Big Sur is a sparsely populated region of the Central Coast of California where the Santa Lucia Mountains rise abruptly from the Pacific Ocean. Although it has no specific boundaries, many definitions of the area include the 90 miles (140 km) of coastline from the Carmel River in Monterey County south to the San Carpoforo Creek in San Luis Obispo County, and extend about 20 miles inland to the eastern foothills of the Santa Lucias. Other sources limit the eastern border to the coastal flanks of these mountains, only three to 12 miles inland. Another practical definition of the region is the segment of California State Route 1 from Carmel south to San Simeon. The northern end of Big Sur is about 120 miles south of San Francisco, and the southern end is approximately 245 miles Northwest of Los Angeles.
The name “Big Sur” is derived from the original Spanish-language “el sur grande”, meaning “the big south”, or from “el país grande del sur”, “the big country of the south”. This name refers to its location south of the city of Monterey. The terrain offers stunning views, making Big Sur a popular tourist destination. Big Sur’s Cone Peak is the highest coastal mountain in the contiguous 48 states, ascending nearly a mile (1571 m) above sea level, only three miles from the ocean.
The name Big Sur can also specifically refer to any of the small settlements in the region, including Posts, Lucia and Gorda; mail sent to most areas within the region must be addressed “Big Sur”.
During the 1890s, Dr. John L. D. Roberts, a physician and land speculator who had founded Seaside, California and resided on the Monterey Peninsula, was summoned on April 21, 1894 to assist treating survivors of the wreck of the S.S. Los Angeles, which had run aground near the Point Sur Light Station about 25 miles south of Carmel. The ride on horseback took him 3 1/2 hours, and he became convinced of the need for a road along the coast to San Simeon, which he believed could be built for $50,000.
In 1897, Roberts travelled the entire stretch of rocky coast from Carmel to San Simeon, and photographed the land, earning him credit as the first surveyor of area. He initially promoted the road for allowing access to a region of spectacular beauty. Roberts was only successful in gaining attention to the project when State Senator Elmer S. Rigdon, a member of the California Senate Committee on Roads and Highways, promoted the military necessity of defending California’s coast. A $1.5 million bond issue was placed on the ballot, but construction was delayed by World War I.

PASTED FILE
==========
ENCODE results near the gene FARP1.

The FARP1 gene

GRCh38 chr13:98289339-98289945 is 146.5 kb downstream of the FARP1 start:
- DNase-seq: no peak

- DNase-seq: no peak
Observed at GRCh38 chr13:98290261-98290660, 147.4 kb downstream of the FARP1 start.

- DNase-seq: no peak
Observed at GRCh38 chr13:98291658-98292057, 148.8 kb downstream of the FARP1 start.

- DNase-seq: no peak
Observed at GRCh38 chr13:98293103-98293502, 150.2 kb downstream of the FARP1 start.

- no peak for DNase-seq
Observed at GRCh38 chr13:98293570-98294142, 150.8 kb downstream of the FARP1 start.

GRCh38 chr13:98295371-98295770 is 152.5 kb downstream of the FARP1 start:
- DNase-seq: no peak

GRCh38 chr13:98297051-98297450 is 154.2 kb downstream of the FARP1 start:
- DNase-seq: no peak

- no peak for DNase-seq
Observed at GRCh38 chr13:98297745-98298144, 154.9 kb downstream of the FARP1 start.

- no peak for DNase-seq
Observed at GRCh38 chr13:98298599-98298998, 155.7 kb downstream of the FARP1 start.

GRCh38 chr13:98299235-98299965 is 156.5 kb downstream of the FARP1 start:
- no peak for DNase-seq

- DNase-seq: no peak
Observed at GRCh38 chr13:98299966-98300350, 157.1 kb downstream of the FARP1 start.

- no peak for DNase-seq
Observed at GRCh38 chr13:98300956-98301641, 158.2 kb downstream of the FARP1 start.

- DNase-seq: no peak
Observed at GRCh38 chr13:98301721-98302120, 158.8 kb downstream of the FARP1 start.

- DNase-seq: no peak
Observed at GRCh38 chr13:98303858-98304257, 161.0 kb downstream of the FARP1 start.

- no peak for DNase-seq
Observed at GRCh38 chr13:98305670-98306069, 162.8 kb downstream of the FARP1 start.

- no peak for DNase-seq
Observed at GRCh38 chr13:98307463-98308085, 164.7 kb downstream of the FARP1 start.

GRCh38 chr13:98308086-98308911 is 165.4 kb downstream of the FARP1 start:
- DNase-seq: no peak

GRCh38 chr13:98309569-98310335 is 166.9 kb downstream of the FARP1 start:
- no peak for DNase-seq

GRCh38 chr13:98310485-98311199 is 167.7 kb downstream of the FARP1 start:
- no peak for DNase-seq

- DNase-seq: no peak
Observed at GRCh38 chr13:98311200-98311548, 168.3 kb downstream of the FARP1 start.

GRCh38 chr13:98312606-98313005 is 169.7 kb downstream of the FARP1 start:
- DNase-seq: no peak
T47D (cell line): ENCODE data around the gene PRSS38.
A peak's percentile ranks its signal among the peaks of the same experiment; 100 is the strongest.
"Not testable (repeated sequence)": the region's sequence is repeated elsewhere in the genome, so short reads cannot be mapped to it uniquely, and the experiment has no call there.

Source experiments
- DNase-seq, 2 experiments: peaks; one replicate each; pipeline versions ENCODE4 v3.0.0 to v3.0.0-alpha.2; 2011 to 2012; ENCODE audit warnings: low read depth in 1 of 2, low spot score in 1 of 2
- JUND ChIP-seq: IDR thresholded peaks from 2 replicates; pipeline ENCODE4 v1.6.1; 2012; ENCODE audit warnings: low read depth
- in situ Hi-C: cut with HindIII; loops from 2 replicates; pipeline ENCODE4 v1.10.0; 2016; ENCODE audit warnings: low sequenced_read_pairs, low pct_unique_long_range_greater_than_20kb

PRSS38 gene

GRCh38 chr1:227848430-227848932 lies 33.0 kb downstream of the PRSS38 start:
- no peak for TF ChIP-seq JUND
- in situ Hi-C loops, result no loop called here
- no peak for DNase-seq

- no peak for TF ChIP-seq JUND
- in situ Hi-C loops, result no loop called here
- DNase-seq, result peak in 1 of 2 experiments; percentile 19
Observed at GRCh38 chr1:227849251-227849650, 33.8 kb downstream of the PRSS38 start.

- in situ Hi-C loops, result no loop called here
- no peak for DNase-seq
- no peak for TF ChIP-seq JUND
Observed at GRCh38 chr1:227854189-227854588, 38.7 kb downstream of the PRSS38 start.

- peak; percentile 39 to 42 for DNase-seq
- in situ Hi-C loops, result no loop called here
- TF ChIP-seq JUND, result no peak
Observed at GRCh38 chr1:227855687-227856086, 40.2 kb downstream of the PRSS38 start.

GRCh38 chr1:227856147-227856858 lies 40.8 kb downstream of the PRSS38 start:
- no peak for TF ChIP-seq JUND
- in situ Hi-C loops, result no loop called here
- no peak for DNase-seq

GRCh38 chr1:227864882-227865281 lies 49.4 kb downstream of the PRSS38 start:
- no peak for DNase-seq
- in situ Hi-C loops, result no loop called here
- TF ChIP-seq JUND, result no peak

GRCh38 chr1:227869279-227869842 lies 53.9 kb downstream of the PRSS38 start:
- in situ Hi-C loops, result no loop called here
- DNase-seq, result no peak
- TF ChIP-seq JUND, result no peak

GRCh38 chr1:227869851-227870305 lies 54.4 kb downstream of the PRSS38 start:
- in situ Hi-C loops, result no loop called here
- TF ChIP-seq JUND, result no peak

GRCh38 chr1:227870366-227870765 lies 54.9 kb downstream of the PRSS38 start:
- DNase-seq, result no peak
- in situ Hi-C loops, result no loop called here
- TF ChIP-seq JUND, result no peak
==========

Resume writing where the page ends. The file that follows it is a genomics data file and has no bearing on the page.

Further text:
The state first approved building Route 56, or the Carmel-San Simeon Highway, to connect Big Sur to the rest of California in 1919. Federal funds were appropriated and in 1921 voters approved additional state funds. San Quentin Prison set up three temporary prison camps to provide unskilled convict labour to help with road construction. One was set up by Little Sur River, one at Kirk Creek and a third was later established in the south at Anderson Creek. Inmates were paid 35 cents per day and had their prison sentences reduced in return. Locals, including writer John Steinbeck, also worked on the road. The road necessitated 33 bridges constructed, the largest of which was the Bixby Creek Bridge. Six more concrete arch bridges were built between Point Sur and Carmel, and all were listed in the National Register of Historic Places in 1986.
After 18 years of construction, aided by New Deal funds during the Great Depression, the paved two-lane road was completed and opened on June 17, 1937. The road was initially called the Carmel-San Simeon Highway, but was better known as the Roosevelt Highway, honouring the current President (Franklin Delano Roosevelt). Actual cost of the construction was around $10 million. The road was frequently closed for extended periods during the winter, making it a seasonal route. During World War II, night-time blackouts were ordered as a precaution against Japanese attack.
The route was incorporated into the state highway system and redesignated as Highway 1 in 1939. In 1940, the state contracted for “the largest installation of guard rail ever placed on a California state highway”, calling for 12 miles (19 km) of steel guard rail and 3,649 guide posts along 46.6 miles (75.0 km) of the road. After World War II ended, tourism and travel boomed along the coast. When Hearst Castle opened in 1958, a huge number of tourists also flowed through Big Sur. The road was declared the first State Scenic Highway in 1965, and in 1966 the first lady, Mrs. Lyndon B. Johnson, led the official designation ceremony at Bixby Creek Bridge. The route was designated as an All American Road by the US Government.
Music is Big Sur by the Thrills © 2003 Conor Deasy / Ben Carrigan / Kevin Horan / Pádraic McMahon / Daniel Ryan. Out on Virgin Records.